Preckwinkle sours when told pop tax repeal cuts could bottle up tax bills

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Cook County Board president Toni Preckwinkle. File Photo. | Ashlee Rezin/Sun-Times

Every boss has his or her own unique leadership style.

We know Cook County Board President Toni Preckwinkle tends to stick closely to her principles. And she will not hesitate to sternly lecture those who disagree.

She provided yet another vivid example of this authoritative approach to management, sources say, just a few days ago, right before she became the new boss of the county Democratic Party.

In a closed-door meeting at the County Building Tuesday, Preckwinkle turned prickly when officials from the county’s Board of Review told her staff cuts by her administration made it impossible to do their jobs on time.


The three elected Board of Review commissioners concede they’re more than a month behind schedule for ruling on the record-large batch of property tax appeals before them now.

That’s setting off a chain reaction. If the tax bills go out late, it will push back the due dates to pay property taxes. And taxpayer-supported government agencies and school districts across the county could find themselves short of the money they need to operate.

Sources say the news from the Board of Review deeply irked Preckwinkle — and her reaction also showed her lingering resentment over last year’s soda-tax defeat.

“Were you for revenue?” Preckwinkle shot back at Republican Board of Review Commissioner Dan Patlak, according to the sources.

“Revenue” is Preckwinkle’s way of referring to her hugely unpopular, short-lived tax on pop and other sweetened beverages.

Republican Cook County Board of Review Commissioner Dan Patlak. File Photo| Rich Hein/Sun-Times

Republican Cook County Board of Review Commissioner Dan Patlak. File Photo| Rich Hein/Sun-Times

The Preckwinkle administration had counted on the soda tax to generate revenues of about $200 million a year for the cash-starved county government. But the public backlash prompted the County Board to repeal the tax ahead of this year’s elections.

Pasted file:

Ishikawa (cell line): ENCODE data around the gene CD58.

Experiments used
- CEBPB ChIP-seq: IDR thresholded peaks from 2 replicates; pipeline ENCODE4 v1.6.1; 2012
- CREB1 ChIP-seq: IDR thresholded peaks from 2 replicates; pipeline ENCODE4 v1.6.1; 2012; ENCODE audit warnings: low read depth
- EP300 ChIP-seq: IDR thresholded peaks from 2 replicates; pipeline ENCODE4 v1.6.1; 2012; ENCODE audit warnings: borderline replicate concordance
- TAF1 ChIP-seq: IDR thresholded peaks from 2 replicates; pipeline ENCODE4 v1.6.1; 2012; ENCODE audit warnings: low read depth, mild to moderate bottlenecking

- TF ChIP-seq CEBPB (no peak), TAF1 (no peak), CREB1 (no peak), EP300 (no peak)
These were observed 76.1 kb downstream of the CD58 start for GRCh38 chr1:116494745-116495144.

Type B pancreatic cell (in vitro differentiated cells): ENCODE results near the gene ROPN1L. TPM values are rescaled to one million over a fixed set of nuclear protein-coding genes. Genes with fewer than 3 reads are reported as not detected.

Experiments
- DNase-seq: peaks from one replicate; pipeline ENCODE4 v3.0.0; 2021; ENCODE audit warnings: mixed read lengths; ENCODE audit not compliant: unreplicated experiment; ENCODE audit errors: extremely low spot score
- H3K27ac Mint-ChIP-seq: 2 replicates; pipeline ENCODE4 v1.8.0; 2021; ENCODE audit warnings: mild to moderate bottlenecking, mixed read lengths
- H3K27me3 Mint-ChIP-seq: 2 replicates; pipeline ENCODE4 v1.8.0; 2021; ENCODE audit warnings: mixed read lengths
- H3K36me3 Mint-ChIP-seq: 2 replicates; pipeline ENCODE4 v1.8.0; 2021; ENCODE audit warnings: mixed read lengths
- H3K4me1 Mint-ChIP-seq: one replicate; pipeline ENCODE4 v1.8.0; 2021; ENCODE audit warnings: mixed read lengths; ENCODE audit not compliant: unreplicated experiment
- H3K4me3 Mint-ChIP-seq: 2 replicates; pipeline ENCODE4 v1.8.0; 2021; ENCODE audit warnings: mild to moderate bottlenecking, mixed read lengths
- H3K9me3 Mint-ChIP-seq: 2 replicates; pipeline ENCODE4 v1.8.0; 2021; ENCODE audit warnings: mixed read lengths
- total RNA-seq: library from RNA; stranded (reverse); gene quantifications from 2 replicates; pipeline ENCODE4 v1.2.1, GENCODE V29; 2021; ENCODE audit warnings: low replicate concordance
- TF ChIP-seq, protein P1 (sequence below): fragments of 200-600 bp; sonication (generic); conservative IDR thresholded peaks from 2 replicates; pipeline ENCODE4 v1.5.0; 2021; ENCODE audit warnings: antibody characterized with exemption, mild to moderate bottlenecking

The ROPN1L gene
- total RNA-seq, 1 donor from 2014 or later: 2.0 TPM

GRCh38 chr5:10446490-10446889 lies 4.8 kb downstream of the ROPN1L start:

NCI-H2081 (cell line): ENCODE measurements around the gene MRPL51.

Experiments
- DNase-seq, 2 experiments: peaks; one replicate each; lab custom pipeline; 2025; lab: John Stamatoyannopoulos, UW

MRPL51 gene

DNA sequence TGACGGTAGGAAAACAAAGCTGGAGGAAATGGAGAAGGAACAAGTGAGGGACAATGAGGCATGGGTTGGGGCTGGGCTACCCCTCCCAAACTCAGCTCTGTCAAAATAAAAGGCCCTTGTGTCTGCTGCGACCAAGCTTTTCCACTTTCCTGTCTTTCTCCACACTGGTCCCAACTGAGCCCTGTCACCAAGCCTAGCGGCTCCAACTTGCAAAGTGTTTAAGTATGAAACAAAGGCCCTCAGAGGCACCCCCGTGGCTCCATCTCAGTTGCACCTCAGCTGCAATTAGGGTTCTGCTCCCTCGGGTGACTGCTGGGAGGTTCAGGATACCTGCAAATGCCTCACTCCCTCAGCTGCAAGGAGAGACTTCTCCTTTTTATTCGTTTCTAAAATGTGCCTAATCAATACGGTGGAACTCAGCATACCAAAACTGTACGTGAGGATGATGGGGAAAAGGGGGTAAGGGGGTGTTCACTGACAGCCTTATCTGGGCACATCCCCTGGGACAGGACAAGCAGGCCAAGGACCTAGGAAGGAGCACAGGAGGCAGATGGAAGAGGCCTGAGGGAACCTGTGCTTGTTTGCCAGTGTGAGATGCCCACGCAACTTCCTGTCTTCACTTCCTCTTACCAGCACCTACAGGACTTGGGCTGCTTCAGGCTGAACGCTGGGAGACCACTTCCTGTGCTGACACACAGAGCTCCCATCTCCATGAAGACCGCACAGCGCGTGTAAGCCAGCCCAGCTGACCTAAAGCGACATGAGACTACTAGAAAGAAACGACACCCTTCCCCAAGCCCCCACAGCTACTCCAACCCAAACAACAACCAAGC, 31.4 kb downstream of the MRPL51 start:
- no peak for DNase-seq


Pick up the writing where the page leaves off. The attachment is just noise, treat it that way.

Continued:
Preckwinkle defended the tax to the end, warning its repeal would translate into layoffs in county government that would drastically affect services.

It’s certainly been the case at the Board of Review, the agency where landowners have filed nearly 230,000 appeals of their property-tax assessments this year.

The Board of Review has 105 employees to help deal with that record flow of appeals, down from 125 last year, according to the agency’s spokesman, Jim Thompson.

He provided a series of letters to county leaders dating back as far back as October, when the Board of Review commissioners initially warned the cutbacks would cause delays.

“We are disappointed our repeated warning were ignored,” Thompson says, decrying “draconian staffing reductions.”

The Board of Reviews estimates that tardy tax bills will cost millions of dollars “in lost interest” for local taxing bodies.

“When Cook County is delayed in collecting tax revenues for schools, libraries and municipalities, it hurts every resident of Cook County,” Thompson says.

Patlak confirmed that he opposed was to the soda tax but declined to comment on his confrontation with Preckwinkle at Tuesday’s meeting, referring questions about the matter to Thompson.

Thompson says he’s speaking on behalf of Patlak and the two other Board of Review commissioners, Democrats Larry Rogers Jr. and Michael Cabonargi.

Characteristically, Preckwinkle offers no apologies.

In a statement to the Chicago Sun-Times, Preckwinkle spokesman Frank Shuftan said Preckwinkle made it “abundantly clear” to the Board of Review commissioners and the County Board members that the soda-tax repeal would lead to layoffs unless other revenue sources were created.

“That such reductions have ultimately been implemented should be no surprise to anyone,” he said.

Preckwinkle made history Wednesday when she became the first African-American and first woman to lead the Cook County Democrats. She deservedly expressed her pride in that political accomplishment.

In government leadership roles, though, exercising power can be bittersweet when money is as tight as it is these days.

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